Know your food: changes to allergen labelling

Food producers should be aware of recent updates to the Australia New Zealand Food Standards Code around allergen declarations, warnings and advisory statements – an area of expertise for Lane Neave’s Corporate team.

In New Zealand, all food packaging must record the presence of common allergens. Specific disclosure requirements are found in the Code, which applies to all food sold in Australia and New Zealand.  

What are the changes?

We’ve listed the changes below, all of which are designed to make allergen information clearer and easier for consumers to locate.

  1. The following ingredients must be written in bold in the ingredient list: wheat, fish, crustacean, mollusc, egg, milk, lupin, peanut, soy, sesame, almonds, Brazil nuts, cashews, hazelnuts, macadamias, pecans, pine nuts, pistachios, and walnuts.
    • Barley, oats and rye must also be declared if they contain gluten.
    • Sulphites must be declared when added in amounts equal to or more than 10 milligrams per kilogram of food.
  1. There must be a separate statement identifying allergens. This must be next to the ingredients list and start with the word “contains”. For example, “Contains eggs and peanuts”.
  1. The specific allergen name must be given. For example, an ingredient list must specify that the product has “almonds” rather than just stating “nuts”.
  1. Products containing bee pollen, propolis or royal jelly must have a warning statement. For example, “This product contains bee pollen which has been reported to cause severe allergic reactions and, in rare cases, fatalities, especially in asthma and allergy sufferers”.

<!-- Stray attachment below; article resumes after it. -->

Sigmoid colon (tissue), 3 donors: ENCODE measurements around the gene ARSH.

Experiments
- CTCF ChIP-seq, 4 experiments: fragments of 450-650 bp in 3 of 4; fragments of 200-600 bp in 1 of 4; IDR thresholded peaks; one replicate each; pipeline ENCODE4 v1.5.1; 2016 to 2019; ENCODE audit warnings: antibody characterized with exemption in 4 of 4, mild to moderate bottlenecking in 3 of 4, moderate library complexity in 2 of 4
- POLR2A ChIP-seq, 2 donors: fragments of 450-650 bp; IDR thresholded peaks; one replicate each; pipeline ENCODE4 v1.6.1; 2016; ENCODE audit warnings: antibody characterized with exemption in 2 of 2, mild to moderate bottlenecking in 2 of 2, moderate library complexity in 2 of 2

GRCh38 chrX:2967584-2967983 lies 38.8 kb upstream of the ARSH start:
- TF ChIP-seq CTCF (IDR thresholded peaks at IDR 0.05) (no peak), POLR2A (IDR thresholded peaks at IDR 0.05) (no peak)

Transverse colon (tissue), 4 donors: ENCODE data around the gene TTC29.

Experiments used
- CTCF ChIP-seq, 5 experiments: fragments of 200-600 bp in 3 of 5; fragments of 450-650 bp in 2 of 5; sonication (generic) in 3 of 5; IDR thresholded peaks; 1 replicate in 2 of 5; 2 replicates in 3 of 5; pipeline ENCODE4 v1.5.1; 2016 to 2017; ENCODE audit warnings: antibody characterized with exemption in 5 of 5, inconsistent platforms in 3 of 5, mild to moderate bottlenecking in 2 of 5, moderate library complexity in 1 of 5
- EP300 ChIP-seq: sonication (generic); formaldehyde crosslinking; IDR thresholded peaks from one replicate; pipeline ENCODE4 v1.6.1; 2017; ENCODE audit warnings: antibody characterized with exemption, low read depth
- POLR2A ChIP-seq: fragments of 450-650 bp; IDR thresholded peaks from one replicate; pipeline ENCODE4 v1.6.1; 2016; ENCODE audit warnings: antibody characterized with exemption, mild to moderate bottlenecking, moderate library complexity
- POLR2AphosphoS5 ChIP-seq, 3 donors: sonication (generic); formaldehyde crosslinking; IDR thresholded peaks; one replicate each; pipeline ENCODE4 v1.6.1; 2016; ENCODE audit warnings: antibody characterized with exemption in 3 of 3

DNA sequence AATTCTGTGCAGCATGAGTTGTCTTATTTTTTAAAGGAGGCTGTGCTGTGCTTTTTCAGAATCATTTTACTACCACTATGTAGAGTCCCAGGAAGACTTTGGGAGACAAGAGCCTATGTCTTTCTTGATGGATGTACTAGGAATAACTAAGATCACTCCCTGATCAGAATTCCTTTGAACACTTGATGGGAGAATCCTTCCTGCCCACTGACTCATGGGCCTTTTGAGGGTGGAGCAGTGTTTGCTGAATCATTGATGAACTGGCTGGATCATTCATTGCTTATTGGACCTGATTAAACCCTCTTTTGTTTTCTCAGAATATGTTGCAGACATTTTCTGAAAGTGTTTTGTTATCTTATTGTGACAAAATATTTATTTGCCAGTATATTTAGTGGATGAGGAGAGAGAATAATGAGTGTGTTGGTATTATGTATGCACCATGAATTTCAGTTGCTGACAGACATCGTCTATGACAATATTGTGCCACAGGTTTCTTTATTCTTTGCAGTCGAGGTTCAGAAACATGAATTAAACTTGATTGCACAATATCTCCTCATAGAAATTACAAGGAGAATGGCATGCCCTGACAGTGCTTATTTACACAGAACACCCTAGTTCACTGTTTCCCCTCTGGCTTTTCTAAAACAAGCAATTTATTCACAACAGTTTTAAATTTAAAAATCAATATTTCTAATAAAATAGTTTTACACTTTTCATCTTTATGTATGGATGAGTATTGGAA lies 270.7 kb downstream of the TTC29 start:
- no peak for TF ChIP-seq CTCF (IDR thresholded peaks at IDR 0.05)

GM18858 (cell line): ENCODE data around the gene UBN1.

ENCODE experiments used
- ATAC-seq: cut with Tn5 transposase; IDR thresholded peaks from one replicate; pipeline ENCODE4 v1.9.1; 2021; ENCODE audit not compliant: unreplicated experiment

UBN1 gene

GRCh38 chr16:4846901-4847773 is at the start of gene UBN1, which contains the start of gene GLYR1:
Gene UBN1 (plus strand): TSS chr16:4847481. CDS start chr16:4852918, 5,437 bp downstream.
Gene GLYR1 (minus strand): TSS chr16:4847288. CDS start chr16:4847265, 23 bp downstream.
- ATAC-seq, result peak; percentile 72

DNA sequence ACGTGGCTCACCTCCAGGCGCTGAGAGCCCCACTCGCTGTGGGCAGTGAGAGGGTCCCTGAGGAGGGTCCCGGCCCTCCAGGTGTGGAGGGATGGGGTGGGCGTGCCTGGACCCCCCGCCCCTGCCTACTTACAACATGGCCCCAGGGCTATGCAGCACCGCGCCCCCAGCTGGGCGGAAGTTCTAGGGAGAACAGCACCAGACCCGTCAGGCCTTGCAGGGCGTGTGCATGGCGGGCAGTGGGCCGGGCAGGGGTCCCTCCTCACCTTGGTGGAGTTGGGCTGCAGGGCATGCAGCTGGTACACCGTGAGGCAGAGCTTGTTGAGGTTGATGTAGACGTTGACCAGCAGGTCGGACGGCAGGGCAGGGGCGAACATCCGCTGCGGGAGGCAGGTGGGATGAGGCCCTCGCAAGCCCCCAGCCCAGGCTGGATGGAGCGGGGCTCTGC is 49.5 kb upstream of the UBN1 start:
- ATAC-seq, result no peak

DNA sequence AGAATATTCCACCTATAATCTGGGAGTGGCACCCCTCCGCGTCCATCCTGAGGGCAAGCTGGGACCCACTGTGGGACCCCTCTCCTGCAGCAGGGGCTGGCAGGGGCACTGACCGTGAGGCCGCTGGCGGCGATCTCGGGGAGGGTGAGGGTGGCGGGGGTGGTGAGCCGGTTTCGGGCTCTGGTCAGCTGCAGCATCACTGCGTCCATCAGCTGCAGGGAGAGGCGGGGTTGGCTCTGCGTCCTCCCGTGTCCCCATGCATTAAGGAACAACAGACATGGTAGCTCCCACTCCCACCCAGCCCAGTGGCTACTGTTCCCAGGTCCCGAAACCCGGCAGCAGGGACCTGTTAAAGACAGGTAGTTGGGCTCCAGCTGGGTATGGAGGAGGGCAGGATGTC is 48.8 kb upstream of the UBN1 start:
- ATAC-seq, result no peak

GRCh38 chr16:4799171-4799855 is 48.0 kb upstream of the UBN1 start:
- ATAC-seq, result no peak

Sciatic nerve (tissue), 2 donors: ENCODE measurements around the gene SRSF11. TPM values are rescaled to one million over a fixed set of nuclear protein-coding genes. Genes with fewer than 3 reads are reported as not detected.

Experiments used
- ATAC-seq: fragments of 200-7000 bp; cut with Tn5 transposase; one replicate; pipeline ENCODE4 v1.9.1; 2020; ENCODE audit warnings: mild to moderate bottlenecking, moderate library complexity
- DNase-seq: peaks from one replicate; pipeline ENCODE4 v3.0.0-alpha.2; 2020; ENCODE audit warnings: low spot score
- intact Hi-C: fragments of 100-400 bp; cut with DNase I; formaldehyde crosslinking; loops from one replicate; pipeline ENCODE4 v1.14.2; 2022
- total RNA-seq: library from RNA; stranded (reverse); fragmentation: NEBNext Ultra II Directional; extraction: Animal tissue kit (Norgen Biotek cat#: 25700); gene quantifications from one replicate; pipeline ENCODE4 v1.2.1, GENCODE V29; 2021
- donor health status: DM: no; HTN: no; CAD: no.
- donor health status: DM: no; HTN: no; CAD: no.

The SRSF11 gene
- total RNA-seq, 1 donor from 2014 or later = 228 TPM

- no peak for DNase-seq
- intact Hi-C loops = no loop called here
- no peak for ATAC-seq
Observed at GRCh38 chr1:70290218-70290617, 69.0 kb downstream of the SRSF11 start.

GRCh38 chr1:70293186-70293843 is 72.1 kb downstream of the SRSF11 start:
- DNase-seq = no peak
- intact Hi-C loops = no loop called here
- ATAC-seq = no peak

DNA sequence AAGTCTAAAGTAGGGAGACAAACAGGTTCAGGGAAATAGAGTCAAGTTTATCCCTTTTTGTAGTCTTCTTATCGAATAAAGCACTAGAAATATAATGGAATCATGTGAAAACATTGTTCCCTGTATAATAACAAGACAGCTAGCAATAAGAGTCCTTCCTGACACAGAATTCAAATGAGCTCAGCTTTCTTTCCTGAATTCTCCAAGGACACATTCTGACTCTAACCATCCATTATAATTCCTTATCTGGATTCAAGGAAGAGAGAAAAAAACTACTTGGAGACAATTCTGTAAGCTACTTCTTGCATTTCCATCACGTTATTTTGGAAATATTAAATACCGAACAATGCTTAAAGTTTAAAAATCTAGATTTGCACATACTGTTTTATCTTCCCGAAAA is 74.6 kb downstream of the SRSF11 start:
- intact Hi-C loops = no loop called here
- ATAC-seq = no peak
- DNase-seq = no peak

Are there exemptions?

The new changes do not affect the old product exemptions from allergen labelling. This means that the following ingredients do not have to be listed in bold or placed in the allergen statement:

  • Glucose syrups made from wheat with less than 20milligrams per kilogram of detectable gluten;
  • Fully refined soybean oil;
  • Tocopherols and phytosterols;
  • Distilled alcohol from wheat or whey;
  • Beer or spirits made from barley, rye, oats or wheat; and
  • Isinglass (derived from swim bladders) does not require a declaration of “fish”.

 However, even though glucose syrups do not need to declare wheat as a food allergen, products containing the glucose syrup cannot be labelled as “gluten-free”.

What does this mean for your business?

Any food packaged and labelled before 25 February 2024 fall under the old rules and can be sold for a further two years. However, food packaged after this date needs labels that comply with the new allergen labelling requirements.

How can we help?

If you would like help labelling your products or have any queries about your legal obligations regarding allergen labelling, please do not hesitate to get in touch with Lane Neave’s experienced Corporate team.

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Lane Neave is not able to provide legal opinion or advice without specific instructions from you and the completion of all formal engagement processes.